Promoting positive discipline in school

An Op-ed by Lesley Miller, UNICEF Acting Representative in Viet Nam

20 November 2018
Promoting positive discipline in school
UNICEF Viet Nam\Truong Viet Hung

Teachers hold the keys to a better future for all. They inspire, challenge and empower innovative and responsible global citizens. They get children into school, keep them there and help them learn. Every day, they help to build the cognitive capital Viet Nam needs for tomorrow and the century ahead. On Vietnamese Teachers’ Day, UNICEF wishes to thank teachers for their dedication to children’s learning.

Nothing can replace a good teacher. As we’ve heard from a 14-year old girl from the Nung ethnic group in Lao Cai province “I really like my History teacher, Mr. Trung. He never scolds us when we make mistakes in class. Instead, he gently explains it again, so that we can learn from our mistakes without feeling ashamed and scared.”

Unfortunately, not all children have the same experience with their teachers. Corporal punishment, together with other forms of discipline that involve verbal abuse, are still a regular part of the school experience for many children in the country. The use of this method and tolerance towards it persist due to a belief that corporal punishment is an effective way of educating children.

In Viet Nam, corporal punishment in school has been prohibited by the Law on Education since 2005, nevertheless it continues to be practiced. A 2015 study by UNICEF revealed that over half of Vietnamese students dislike school due to violence, including physical and verbal abuse by teachers and peers. 

More recently, UNICEF Viet Nam has conducted a quick U-Report survey on the theme of corporal punishment by teachers and other adults in school. The poll showed that among 417 respondents, 34% were victim of verbal abuse more than once, 59% witnessed such scenes in school over the last 12 months. Regarding physical punishment, 18% reported having experienced this form of discipline more than once, while 37% of students polled say they have witnessed it.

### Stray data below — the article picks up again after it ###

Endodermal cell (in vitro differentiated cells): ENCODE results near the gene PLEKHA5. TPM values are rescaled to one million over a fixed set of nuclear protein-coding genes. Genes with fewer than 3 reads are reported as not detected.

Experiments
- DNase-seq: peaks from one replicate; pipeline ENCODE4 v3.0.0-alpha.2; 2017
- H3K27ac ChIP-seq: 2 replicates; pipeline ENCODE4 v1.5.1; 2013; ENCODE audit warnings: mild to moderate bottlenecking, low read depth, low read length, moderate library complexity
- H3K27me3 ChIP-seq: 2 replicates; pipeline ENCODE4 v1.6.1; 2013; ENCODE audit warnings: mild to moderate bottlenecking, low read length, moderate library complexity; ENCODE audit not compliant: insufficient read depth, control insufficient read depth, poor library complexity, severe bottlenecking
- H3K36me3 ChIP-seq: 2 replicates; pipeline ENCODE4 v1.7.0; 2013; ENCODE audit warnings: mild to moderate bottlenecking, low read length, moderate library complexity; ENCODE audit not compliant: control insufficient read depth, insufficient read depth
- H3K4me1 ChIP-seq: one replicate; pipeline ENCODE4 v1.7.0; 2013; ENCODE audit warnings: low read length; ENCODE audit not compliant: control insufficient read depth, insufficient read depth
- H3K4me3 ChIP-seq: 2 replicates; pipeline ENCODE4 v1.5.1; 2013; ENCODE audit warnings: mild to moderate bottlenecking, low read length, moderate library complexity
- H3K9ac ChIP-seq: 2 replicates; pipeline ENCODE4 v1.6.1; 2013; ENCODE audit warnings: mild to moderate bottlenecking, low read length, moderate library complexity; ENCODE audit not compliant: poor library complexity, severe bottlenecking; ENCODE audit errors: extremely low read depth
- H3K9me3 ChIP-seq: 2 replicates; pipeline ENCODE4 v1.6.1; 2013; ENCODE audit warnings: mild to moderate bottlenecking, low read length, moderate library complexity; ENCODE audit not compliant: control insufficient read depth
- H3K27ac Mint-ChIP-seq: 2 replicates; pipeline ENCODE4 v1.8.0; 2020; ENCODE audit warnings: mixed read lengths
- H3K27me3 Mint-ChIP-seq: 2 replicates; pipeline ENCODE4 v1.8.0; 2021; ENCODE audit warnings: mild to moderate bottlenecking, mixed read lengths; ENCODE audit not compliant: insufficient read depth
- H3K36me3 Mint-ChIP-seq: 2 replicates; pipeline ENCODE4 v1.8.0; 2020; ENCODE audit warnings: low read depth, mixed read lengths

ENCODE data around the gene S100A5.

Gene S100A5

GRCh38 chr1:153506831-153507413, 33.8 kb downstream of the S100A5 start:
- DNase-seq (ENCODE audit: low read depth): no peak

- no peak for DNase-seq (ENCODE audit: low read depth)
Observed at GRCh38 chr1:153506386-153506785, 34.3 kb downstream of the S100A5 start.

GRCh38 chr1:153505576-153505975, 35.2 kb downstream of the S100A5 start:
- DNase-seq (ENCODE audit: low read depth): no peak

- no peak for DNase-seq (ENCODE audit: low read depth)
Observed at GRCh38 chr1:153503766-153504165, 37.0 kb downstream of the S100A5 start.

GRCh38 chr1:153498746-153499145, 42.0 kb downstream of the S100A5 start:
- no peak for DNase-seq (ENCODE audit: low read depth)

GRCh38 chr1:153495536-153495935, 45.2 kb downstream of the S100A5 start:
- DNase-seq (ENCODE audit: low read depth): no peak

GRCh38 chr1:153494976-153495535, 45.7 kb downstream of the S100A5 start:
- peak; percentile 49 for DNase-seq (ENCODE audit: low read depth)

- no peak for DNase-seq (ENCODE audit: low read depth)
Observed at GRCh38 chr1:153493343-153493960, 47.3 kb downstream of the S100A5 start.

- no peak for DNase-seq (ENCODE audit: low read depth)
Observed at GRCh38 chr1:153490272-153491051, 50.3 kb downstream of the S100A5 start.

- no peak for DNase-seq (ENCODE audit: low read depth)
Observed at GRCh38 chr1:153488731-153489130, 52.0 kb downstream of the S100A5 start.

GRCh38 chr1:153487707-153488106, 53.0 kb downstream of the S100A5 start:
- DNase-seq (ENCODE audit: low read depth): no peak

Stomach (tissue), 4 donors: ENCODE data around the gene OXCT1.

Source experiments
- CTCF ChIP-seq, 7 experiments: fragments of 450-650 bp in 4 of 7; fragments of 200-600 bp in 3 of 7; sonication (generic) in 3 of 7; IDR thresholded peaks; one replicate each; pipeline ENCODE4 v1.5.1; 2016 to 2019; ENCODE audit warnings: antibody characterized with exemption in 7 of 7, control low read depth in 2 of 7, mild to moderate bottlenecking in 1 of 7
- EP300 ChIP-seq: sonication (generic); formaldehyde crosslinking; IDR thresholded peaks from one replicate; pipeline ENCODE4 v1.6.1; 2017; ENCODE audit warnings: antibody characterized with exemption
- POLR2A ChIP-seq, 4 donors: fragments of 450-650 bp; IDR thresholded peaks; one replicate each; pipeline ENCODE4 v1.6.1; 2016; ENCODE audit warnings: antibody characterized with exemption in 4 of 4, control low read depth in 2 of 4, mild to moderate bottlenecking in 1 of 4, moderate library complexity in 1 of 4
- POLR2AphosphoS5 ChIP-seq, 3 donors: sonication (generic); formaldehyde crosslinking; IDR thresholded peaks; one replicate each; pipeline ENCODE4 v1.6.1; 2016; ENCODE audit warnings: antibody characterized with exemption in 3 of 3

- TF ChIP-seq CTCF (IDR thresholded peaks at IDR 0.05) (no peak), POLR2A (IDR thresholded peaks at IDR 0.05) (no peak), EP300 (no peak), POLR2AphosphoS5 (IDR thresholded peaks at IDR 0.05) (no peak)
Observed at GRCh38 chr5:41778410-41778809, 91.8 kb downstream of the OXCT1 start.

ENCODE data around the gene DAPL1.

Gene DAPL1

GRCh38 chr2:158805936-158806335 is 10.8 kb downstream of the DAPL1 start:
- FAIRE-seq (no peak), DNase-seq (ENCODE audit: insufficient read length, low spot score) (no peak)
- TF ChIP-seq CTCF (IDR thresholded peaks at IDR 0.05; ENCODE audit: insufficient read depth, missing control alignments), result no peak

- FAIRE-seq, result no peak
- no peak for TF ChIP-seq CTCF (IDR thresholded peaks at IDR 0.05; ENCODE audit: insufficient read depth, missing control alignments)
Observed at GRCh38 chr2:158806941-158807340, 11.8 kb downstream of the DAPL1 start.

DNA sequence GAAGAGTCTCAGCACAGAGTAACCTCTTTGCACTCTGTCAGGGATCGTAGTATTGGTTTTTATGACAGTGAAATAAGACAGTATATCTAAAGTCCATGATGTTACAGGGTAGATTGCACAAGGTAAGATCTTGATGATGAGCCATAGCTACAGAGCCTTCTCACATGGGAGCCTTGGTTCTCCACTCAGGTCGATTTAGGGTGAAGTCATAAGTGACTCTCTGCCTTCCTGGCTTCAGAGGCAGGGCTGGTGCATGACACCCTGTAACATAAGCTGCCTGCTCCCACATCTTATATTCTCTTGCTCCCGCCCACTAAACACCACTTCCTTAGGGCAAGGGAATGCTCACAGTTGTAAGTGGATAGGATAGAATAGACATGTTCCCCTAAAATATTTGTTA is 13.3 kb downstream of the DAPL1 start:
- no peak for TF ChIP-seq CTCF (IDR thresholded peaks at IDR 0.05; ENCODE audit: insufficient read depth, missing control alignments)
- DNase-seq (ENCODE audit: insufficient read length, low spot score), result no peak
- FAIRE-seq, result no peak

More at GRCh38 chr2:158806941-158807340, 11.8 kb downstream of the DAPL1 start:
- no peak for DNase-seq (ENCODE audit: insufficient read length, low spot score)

Corporal punishment is not an appropriate way to discipline children. It scares children, makes them sad, feel humiliated and confused, and can potentially lead them to become aggressive in return. Violent discipline and its negative impacts, such as low academic performance, poor school attendance, and school dropout, affect children’s psychosocial well-being. It can have severe, long-lasting consequences on a child’s future. Eliminating violence in schools, can give children back the desire to learn in a peaceful and conducive school environment.

The Convention on the Rights of the Child is clear that no type of violence against children can ever be justified. Fortunately, there are solutions. UNICEF is collaborating with the Ministry of Education and Training to establish measures to prevent violence from happening and to respond to it when it occurs. This includes the creation of accessible and confidential ways for students to report any act of violence at school, without fear of reprisal. We are also working together to develop the concept of “positive discipline” in Viet Nam. This is an approach which gives teachers and care givers the tools and skills they need to teach children appropriate behaviours and pro-actively prevent misbehaviour before it starts.

Today, we call on everyone to join us in thanking and supporting teachers of Viet Nam, especially role models like Mr. Trung who are responsible for creating a conducive, enabling and safe learning environment for our children. There is no stronger foundation for sustainable development than quality education, provided by well-trained and motivated teachers who are understanding, empathic, encouraging and respectful.

Media contacts

Ms Raquel Fernandez
Chief of Communication and Advocacy
Tel: +84 (024) 3850 0100
Tel: +84 (0)98 549 9748


UNICEF promotes the rights and wellbeing of every child, in everything we do. Together with our partners, we work in 190 countries and territories to translate that commitment into practical action, focusing special effort on reaching the most vulnerable and excluded children, to the benefit of all children, everywhere.

For more information about UNICEF and its work for children, visit

Follow UNICEF on Twitter and Facebook